Public Health Public Policy Regulation

Nudge or Nanny State?

An interesting article in the N.Y. Times “Upshot” section by Austin Frakt argues that federal efforts to nudge people towards healthier behaviors may be doomed to fail.

$100 billion dollar health care package…encourages exercise by treating gym memberships as tax-deductible medical expenses…[a]nd it would permit the use of flexible spending accounts and health savings accounts to buy sports equipment. In other words, the spending package is intended to nudge Americans to exercise more and to get a better handle on their finances

The authors call rules that require individuals to make active chooses to enage in health behavior “active” policies. The authors cite some of the issues that workplace wellness programs have face:

Some people will benefit from active policies, but they’ll disproportionately be those who would have done what the policies encourage anyway. That’s a big part of why wellness programs — which provide financial incentives for healthy activities or preventive care — don’t work, as numerous studies have shown

If active policies don’t work, then what does?

The evidence suggests it’s passive policies. These are programs that don’t require individual action; you’re not expected to add another task to the to-do list. Examples include default enrollment in a 401(k); in the health realm, they are public health efforts like water fluoridation and air quality improvement.

While these are great examples, not every part of life is amendable to passive policies. One solution to have people eat healthier is to automatically give them a private chef, or more realistically provide cafeterias with free healthy food for all. However, I don’t think socialized food is the way to go to get people to eat healthy.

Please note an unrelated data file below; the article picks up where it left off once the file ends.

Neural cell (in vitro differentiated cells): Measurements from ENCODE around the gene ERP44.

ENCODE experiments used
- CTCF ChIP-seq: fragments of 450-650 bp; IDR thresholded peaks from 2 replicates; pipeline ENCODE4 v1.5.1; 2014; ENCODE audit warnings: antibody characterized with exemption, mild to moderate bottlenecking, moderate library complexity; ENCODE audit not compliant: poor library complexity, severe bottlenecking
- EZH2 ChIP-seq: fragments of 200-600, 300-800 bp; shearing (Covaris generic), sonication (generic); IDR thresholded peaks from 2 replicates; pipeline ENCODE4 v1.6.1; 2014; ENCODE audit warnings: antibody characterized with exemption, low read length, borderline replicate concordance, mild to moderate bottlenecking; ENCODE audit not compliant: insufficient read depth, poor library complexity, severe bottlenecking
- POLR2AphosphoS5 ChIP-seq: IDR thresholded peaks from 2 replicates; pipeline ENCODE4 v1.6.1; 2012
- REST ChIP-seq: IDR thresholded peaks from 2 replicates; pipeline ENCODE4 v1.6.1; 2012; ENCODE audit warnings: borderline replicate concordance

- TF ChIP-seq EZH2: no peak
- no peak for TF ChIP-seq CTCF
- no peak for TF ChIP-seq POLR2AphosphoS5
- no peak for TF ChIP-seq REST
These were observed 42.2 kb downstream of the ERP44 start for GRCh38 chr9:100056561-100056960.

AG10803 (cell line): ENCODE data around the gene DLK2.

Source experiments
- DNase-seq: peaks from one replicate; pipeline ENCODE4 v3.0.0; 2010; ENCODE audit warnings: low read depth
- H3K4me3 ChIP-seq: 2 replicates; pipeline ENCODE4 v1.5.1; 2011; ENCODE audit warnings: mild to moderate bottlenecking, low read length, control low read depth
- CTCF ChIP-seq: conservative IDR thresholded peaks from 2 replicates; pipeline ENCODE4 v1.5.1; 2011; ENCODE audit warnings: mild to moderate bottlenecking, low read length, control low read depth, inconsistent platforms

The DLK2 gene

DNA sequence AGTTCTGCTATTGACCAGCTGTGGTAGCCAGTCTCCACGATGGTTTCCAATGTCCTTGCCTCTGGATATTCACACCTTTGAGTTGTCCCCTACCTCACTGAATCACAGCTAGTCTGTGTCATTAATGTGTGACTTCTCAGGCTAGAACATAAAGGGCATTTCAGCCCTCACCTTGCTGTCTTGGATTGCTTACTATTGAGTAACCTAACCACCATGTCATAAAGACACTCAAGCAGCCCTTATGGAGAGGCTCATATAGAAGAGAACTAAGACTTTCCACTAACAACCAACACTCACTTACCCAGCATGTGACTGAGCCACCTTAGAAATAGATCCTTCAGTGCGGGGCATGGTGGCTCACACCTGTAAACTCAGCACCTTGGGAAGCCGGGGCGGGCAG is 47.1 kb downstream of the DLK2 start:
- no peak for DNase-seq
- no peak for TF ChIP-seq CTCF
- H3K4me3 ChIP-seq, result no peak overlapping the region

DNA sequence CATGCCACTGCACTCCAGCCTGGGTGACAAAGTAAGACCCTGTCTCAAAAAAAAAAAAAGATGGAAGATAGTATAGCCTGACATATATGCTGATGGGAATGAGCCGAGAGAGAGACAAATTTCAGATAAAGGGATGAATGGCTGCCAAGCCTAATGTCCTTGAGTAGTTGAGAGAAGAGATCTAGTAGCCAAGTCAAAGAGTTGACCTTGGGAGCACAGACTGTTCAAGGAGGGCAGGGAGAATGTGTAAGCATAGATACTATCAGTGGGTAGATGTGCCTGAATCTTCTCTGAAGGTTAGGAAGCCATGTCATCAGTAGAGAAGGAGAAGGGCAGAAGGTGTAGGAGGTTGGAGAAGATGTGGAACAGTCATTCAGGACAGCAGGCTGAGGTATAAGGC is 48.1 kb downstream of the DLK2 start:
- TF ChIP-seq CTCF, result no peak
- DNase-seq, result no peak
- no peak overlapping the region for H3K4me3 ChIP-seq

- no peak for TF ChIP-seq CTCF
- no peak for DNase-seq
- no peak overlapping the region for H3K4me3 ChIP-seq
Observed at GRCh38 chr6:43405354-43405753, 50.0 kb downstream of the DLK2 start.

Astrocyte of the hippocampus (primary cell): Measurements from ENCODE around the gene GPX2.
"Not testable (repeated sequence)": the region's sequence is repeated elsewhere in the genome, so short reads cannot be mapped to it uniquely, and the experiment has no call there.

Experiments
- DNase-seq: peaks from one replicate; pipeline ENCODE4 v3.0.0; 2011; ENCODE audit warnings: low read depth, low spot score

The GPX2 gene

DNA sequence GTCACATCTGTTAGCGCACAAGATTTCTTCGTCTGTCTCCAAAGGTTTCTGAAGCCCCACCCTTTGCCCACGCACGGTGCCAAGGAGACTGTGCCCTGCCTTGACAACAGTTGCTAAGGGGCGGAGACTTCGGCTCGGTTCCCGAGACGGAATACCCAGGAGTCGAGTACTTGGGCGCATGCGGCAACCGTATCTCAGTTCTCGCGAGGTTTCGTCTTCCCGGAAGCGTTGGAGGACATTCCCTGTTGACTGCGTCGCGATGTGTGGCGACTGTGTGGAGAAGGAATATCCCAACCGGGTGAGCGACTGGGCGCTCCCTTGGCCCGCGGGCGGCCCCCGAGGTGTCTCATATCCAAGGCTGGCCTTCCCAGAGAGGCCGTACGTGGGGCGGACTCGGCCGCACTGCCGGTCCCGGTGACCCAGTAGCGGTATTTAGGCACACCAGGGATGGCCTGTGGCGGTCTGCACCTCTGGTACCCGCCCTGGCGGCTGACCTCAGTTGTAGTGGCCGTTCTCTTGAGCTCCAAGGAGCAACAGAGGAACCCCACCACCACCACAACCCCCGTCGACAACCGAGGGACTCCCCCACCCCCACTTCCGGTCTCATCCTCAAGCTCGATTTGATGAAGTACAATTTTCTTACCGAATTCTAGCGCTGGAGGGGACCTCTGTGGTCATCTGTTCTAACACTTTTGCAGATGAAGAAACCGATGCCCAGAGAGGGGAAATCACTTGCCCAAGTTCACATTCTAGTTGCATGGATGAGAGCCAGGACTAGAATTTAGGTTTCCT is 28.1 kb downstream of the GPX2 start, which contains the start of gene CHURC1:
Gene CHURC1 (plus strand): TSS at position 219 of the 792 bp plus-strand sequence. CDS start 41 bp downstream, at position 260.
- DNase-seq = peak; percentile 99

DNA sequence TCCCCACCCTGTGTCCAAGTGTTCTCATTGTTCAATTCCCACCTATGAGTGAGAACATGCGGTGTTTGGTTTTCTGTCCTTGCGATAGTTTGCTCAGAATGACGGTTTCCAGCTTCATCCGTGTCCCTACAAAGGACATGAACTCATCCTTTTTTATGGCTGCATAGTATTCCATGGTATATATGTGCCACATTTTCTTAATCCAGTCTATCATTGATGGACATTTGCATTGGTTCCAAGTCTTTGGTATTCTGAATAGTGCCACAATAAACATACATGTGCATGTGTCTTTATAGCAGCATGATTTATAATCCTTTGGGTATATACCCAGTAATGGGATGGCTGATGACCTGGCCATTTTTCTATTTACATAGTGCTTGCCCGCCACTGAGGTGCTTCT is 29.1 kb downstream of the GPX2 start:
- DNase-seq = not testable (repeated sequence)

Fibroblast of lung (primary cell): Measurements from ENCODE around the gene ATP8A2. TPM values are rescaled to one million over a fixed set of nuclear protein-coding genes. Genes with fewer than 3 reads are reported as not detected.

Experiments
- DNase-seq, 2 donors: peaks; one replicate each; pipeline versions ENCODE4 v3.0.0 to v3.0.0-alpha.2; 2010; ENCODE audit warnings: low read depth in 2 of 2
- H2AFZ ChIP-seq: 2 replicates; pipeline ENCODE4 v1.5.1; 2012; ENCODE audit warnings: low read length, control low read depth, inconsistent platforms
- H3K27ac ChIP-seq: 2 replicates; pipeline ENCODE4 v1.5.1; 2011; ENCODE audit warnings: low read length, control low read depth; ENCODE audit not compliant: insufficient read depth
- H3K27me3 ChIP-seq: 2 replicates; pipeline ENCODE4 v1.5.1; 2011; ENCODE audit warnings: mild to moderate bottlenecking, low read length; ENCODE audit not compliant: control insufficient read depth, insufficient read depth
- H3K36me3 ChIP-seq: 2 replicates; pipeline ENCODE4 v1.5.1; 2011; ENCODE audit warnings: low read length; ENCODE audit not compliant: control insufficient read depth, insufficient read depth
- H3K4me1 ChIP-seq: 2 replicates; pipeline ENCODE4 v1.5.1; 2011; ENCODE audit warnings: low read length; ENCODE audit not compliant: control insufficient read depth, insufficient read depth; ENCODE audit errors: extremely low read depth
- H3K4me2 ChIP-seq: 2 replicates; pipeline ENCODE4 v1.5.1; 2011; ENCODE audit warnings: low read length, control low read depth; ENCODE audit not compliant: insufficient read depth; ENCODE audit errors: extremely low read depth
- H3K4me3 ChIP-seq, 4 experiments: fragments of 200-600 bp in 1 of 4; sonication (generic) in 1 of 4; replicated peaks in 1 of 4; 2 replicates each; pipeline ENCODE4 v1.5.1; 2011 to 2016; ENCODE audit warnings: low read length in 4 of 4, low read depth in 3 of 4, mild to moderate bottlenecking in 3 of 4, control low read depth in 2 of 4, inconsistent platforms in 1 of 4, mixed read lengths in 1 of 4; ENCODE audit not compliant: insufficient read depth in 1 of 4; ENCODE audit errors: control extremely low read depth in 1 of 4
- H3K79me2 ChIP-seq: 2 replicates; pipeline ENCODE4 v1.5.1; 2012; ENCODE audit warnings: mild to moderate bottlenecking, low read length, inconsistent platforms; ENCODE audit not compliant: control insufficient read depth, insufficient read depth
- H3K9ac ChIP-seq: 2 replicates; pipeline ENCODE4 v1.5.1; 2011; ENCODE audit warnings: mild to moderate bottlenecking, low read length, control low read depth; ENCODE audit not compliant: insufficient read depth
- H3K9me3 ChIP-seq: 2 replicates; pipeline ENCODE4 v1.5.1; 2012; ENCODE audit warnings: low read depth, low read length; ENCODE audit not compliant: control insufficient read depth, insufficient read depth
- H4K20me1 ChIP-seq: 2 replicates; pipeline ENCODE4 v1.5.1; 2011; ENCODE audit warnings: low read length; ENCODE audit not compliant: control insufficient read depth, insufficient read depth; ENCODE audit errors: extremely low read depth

I think what the Frakt and Benavidez are arguing, however, is more that the government should give up trying to get people to improve their own health if costs of doing so are high and unlikely to success. If the government can focus on passive polices that improve health with little individual effort (e.g., sanitation improvement, pollution regulation, water quality, cigarette taxes), these are more likely to succeed.

Still, there is a philosophical dilemma. Some would argue that these policies are nudging individuals towards health decisions (e.g., smoking less); others would argue that this is the government acting as a nanny state. What are your thoughts?

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